(2) Any contingent fee agreement entered into on or after September 26, 1987, that does not comply with the requirements of subsection (1) of this section is voidable.
SECTION 2. Section 3 of this 2006 Act is added to and made a part of ORS 20.075 to 20.340.
SECTION 3. (1) Except as provided in subsection (2) of this Section, in any civil action arising out of bodily injury or death, including claims for emotional injury or distress, loss of care, comfort, companionship and society, and loss of consortium, the attorney fees charged to the plaintiff, the plaintiff's legal representative or the plaintiff's estate by one or more attorney(s), whether based on a contingency fee or an hourly rate, shall not exceed a total of $100,000, exclusive of actual expenses and costs reasonably incurred, whether received by judgment, settlement, or otherwise, and regardless of the number of plaintiff's attorneys or defendants. Notwithstanding the above, in cases covered by this subsection, attorney(s) and client may negotiate attorney fees, whether based on a contingency fee or an hourly rate, in an amount not to exceed $100,000.
(2) The attorney fees limit set forth in subsection (1) of this Section shall not apply to attorney fees charged to a member of a class in any class action maintained by order of the court in accordance with ORCP 32.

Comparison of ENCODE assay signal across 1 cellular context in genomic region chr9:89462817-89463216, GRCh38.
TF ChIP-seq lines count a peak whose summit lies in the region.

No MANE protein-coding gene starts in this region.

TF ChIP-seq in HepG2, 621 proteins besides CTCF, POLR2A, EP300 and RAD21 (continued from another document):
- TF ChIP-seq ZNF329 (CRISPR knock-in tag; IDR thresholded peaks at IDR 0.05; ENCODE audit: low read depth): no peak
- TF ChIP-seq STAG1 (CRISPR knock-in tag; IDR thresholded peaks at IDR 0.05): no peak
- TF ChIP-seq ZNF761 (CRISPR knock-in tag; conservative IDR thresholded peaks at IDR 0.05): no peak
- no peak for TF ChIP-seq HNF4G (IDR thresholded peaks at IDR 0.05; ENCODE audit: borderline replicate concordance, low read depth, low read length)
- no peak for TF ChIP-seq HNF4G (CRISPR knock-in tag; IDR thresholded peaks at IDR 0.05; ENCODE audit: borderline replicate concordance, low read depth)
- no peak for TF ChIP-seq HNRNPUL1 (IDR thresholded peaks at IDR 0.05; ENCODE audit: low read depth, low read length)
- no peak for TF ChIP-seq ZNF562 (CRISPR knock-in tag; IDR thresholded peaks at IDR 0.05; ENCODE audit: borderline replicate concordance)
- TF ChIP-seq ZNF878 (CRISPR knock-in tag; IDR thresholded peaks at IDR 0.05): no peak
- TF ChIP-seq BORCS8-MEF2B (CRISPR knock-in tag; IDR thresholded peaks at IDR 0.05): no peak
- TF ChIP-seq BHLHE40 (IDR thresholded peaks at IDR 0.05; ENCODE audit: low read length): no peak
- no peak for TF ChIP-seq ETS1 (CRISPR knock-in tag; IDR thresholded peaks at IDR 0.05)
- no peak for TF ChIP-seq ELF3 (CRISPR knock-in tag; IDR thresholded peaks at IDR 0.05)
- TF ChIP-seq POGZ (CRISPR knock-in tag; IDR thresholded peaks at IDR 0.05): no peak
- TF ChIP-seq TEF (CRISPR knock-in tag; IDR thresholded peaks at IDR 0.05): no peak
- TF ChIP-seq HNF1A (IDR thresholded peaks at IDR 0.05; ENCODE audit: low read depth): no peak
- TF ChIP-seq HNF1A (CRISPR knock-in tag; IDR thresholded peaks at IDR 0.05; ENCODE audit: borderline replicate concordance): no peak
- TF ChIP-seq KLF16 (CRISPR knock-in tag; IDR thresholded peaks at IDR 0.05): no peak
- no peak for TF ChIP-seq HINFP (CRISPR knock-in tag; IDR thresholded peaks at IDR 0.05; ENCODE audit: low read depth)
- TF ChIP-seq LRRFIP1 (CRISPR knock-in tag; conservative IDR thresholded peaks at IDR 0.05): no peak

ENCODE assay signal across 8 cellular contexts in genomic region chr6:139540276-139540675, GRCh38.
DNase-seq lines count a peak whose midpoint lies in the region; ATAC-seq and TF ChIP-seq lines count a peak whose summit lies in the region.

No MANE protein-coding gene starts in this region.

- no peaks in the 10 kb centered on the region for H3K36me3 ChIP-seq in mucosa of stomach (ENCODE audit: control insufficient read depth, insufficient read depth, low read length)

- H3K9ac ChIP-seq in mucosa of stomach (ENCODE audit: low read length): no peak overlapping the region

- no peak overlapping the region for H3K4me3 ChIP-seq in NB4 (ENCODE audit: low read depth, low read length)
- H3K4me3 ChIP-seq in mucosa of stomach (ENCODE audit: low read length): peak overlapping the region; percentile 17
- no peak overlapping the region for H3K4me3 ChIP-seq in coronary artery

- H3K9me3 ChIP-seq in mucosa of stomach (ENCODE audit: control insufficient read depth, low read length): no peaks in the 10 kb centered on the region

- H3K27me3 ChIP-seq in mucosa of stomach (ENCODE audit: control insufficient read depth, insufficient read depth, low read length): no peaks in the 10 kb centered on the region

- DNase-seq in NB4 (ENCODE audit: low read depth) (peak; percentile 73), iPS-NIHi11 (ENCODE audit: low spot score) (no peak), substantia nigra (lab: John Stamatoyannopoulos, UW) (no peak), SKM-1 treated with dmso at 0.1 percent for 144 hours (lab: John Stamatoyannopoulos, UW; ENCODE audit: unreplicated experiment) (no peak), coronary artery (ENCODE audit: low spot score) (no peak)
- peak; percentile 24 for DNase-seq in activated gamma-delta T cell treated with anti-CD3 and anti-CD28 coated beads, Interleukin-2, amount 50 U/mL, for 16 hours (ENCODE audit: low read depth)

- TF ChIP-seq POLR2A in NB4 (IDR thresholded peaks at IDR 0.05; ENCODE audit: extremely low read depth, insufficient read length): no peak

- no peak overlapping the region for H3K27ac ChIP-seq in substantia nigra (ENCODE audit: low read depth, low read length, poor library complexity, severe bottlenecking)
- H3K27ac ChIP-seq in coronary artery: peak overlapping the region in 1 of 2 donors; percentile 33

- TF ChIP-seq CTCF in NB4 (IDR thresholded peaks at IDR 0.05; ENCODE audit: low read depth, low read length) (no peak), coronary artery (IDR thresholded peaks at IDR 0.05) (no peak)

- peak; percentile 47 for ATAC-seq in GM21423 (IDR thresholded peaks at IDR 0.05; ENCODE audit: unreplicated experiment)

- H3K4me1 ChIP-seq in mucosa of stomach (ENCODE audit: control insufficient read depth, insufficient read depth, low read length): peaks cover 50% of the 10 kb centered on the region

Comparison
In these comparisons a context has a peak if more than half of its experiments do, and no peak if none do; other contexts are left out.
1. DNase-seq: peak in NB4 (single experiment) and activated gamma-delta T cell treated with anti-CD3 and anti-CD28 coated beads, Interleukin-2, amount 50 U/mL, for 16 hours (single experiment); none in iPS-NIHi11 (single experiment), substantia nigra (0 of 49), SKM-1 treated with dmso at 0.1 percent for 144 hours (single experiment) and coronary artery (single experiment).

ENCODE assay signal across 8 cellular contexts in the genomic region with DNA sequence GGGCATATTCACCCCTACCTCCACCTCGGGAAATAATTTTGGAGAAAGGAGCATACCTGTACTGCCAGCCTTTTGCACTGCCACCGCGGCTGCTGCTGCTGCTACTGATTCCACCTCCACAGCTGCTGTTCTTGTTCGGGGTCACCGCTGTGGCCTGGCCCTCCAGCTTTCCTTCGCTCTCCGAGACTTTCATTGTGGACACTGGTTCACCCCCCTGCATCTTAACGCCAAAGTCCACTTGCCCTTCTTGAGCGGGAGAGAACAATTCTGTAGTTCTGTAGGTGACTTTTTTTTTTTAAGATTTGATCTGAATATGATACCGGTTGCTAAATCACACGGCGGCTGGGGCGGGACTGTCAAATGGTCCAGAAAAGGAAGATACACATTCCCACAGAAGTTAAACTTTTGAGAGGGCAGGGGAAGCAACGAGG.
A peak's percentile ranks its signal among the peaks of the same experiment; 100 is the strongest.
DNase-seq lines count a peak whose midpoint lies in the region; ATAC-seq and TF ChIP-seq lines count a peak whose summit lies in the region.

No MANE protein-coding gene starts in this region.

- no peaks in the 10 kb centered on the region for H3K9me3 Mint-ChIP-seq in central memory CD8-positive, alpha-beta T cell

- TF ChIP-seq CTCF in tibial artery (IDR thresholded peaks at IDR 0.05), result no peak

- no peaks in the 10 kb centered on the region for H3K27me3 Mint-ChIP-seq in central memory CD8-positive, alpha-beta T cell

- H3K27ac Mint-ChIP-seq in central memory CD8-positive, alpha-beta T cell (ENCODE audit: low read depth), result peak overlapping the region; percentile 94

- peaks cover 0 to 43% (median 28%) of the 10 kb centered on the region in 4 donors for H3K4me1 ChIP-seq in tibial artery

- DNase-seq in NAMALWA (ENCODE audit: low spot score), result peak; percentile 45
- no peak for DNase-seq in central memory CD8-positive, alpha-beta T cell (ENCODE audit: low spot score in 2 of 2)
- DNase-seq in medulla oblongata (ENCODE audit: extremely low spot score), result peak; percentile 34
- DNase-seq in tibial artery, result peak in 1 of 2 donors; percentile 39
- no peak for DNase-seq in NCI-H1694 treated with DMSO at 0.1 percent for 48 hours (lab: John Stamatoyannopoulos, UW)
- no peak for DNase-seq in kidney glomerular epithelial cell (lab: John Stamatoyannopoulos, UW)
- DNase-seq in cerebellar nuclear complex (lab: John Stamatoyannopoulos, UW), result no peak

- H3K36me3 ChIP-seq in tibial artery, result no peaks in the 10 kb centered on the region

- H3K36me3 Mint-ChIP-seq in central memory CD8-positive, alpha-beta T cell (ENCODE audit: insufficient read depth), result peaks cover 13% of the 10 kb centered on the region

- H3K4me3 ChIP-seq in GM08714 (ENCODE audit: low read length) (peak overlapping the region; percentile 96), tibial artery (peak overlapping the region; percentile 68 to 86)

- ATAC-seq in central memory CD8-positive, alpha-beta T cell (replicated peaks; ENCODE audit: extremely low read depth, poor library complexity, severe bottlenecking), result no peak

SECTION 4. The amendment to ORS 20.340 by Section 1 of this 2006 Act and the new provisions set forth in Section 3 of this 2006 Act apply to all attorney fee agreements that are entered into on or after January 1, 2007.
1. Although decisions from this court determining whether particular “yes” vote result statements complied substantially with the requirements of ORS 250.035(2)(b) are legion, it does not appear that this court has attempted to construe that statutory wording according to the methodology set out in PGE v. Bureau of Labor and Industries, 317 Or. 606, 859 P.2d 1143 (1993). We take this opportunity to do so, both because the issues that these petitions present call for such a construction and in the hope that by clarifying the statutory standard-as opposed to merely applying that standard to particular proposed measures-both the Attorney General and others who participate in the ballot title process will be able to focus their efforts accordingly and reduce the need for this court to resolve disputes.
2. ORS 250.035(2)(a) requires a ballot title to include “[a] caption of not more than 15 words that reasonably identifies the subject matter of the state measure.”
3. And, ideally, in the summary.